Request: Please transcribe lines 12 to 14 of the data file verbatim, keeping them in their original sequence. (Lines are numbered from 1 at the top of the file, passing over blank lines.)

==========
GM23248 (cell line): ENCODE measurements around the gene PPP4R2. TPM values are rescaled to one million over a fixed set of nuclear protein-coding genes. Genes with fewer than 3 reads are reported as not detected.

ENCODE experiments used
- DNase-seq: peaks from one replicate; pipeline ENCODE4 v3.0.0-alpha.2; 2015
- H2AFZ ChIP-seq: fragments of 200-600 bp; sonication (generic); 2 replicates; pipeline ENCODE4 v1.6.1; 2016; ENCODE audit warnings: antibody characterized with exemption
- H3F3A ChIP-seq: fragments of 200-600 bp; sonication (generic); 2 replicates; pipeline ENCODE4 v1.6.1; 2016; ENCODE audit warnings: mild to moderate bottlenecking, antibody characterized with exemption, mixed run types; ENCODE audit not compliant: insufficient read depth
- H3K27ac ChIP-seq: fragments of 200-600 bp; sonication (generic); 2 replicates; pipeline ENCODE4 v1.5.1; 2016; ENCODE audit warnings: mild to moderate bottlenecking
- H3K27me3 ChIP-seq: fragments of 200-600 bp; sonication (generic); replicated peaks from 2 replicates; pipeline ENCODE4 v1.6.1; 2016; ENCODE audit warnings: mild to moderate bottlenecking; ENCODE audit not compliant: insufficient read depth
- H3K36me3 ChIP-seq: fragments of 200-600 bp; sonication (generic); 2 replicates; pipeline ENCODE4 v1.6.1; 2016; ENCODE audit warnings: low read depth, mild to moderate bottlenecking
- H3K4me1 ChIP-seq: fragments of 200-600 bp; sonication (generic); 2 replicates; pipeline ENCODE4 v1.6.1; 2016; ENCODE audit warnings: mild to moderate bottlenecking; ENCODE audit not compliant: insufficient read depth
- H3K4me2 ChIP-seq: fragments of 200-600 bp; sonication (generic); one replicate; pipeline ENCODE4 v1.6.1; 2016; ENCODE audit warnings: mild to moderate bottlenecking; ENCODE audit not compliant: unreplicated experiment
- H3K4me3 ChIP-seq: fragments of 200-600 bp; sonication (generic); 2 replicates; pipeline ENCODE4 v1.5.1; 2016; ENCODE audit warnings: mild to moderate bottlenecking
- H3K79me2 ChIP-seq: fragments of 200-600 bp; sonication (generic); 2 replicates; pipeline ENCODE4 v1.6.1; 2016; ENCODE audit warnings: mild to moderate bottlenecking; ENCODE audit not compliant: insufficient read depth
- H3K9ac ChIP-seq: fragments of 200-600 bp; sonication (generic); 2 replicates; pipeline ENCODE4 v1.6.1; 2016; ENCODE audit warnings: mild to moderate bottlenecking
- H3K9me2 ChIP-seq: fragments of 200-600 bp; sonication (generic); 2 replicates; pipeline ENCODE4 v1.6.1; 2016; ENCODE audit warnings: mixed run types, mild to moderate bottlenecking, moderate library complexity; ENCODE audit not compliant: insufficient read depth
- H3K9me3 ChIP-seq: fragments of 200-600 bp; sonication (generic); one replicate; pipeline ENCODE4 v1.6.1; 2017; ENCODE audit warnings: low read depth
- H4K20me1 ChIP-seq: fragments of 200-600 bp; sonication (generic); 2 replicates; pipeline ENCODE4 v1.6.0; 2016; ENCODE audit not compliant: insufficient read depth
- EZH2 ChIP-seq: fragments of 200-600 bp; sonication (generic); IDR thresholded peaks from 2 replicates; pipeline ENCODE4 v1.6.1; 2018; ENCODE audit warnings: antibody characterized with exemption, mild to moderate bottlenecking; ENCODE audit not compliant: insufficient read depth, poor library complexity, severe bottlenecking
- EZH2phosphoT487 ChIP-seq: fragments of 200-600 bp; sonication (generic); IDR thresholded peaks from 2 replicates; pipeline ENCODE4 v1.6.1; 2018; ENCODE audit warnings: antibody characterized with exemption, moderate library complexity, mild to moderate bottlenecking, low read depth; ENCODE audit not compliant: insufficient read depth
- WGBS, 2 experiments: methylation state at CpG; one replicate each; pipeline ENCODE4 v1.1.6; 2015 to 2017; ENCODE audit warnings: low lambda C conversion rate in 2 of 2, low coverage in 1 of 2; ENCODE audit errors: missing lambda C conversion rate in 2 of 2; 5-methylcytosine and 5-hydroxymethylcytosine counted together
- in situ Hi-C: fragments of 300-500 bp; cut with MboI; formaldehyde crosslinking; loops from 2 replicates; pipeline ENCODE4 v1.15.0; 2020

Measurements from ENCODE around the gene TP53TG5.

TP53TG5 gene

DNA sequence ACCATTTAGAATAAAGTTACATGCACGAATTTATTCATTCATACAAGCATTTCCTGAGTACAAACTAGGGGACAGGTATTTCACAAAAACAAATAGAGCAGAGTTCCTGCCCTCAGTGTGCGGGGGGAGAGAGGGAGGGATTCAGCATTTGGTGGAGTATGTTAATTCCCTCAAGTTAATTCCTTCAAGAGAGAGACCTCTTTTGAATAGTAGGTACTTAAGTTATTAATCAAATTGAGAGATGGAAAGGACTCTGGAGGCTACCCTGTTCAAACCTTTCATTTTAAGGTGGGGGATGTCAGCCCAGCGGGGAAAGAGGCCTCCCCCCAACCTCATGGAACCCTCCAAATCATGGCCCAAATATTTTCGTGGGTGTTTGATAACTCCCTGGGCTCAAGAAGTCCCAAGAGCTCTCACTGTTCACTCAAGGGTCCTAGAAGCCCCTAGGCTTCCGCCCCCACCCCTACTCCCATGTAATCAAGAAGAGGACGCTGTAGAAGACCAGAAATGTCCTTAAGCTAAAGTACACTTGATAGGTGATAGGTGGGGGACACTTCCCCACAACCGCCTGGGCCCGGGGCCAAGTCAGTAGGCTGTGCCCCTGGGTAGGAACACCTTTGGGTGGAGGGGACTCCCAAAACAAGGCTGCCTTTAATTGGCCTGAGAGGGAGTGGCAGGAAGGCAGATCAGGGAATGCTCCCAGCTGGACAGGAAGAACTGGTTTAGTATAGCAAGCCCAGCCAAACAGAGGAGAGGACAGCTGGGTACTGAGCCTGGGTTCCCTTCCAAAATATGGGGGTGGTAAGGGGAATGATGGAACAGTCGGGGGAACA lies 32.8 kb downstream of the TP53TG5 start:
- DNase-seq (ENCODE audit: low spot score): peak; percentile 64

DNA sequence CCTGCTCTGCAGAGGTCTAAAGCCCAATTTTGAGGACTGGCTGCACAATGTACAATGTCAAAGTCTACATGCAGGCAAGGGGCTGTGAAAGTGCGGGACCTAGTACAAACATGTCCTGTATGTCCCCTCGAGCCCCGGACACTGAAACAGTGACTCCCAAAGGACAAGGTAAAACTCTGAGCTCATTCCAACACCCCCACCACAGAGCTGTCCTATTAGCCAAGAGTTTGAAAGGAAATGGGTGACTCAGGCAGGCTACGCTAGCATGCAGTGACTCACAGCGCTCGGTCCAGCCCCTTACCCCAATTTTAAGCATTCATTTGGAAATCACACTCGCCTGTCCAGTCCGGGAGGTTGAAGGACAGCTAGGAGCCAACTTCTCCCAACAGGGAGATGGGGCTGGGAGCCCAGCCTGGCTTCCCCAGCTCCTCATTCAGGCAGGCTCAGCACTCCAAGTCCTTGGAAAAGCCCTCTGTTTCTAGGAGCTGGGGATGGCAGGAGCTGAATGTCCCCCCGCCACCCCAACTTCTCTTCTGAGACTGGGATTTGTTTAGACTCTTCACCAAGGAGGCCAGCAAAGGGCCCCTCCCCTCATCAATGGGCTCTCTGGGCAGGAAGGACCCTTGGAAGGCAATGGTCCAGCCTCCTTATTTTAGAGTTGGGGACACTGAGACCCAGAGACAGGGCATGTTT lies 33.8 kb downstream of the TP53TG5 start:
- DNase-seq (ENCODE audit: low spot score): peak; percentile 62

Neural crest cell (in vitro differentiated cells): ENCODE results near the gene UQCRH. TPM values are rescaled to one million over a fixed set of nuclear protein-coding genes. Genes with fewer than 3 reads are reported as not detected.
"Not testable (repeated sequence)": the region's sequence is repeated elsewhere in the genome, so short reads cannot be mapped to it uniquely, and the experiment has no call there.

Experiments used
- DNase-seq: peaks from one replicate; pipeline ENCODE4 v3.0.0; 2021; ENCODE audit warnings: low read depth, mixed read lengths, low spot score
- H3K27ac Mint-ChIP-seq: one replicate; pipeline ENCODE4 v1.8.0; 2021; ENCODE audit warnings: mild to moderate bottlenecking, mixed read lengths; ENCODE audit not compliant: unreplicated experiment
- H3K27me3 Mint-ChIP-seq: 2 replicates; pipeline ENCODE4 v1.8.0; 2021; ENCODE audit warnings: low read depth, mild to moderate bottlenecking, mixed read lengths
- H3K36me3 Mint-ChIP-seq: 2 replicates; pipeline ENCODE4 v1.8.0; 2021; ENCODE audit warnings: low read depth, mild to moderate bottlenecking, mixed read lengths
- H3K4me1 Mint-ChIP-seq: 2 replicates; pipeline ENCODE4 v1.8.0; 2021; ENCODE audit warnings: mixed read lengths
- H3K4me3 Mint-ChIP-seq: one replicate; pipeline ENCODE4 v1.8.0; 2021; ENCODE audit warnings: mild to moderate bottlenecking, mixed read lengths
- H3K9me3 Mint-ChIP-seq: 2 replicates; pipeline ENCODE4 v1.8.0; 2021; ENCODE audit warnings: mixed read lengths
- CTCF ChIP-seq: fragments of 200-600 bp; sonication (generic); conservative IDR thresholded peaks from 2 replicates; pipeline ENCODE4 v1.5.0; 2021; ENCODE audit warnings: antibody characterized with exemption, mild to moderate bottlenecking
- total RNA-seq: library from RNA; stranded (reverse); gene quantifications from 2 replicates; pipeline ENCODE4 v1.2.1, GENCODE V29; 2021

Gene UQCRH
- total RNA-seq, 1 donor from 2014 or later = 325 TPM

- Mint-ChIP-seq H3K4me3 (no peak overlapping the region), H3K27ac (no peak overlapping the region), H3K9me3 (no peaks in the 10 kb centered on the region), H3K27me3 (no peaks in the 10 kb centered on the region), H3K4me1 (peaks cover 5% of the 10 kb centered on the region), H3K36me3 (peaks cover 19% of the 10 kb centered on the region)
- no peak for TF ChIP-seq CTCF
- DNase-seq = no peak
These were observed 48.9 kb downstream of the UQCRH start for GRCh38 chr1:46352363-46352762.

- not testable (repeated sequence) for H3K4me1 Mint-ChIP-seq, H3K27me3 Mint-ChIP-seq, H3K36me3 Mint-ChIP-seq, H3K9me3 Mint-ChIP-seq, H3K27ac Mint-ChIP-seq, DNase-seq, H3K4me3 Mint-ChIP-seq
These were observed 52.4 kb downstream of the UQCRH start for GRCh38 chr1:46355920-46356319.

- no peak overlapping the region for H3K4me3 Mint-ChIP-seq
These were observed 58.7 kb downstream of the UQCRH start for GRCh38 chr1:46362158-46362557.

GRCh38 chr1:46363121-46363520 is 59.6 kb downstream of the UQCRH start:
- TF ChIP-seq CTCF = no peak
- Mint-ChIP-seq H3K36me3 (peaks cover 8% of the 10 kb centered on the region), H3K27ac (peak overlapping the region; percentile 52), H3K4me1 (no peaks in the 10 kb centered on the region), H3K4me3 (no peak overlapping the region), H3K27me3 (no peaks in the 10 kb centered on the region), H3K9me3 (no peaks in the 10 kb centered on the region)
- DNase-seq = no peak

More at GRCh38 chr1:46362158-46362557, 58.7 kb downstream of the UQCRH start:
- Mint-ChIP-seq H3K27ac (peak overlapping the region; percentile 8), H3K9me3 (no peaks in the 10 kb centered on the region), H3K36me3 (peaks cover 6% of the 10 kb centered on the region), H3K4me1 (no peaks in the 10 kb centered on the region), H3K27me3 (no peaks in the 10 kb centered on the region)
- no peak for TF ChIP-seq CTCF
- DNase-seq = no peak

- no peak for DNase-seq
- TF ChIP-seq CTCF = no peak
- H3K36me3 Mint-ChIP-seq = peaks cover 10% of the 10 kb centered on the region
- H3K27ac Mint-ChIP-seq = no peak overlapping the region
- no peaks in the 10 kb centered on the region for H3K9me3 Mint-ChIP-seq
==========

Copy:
- H3K79me2 ChIP-seq: fragments of 200-600 bp; sonication (generic); 2 replicates; pipeline ENCODE4 v1.6.1; 2016; ENCODE audit warnings: mild to moderate bottlenecking; ENCODE audit not compliant: insufficient read depth
- H3K9ac ChIP-seq: fragments of 200-600 bp; sonication (generic); 2 replicates; pipeline ENCODE4 v1.6.1; 2016; ENCODE audit warnings: mild to moderate bottlenecking
- H3K9me2 ChIP-seq: fragments of 200-600 bp; sonication (generic); 2 replicates; pipeline ENCODE4 v1.6.1; 2016; ENCODE audit warnings: mixed run types, mild to moderate bottlenecking, moderate library complexity; ENCODE audit not compliant: insufficient read depth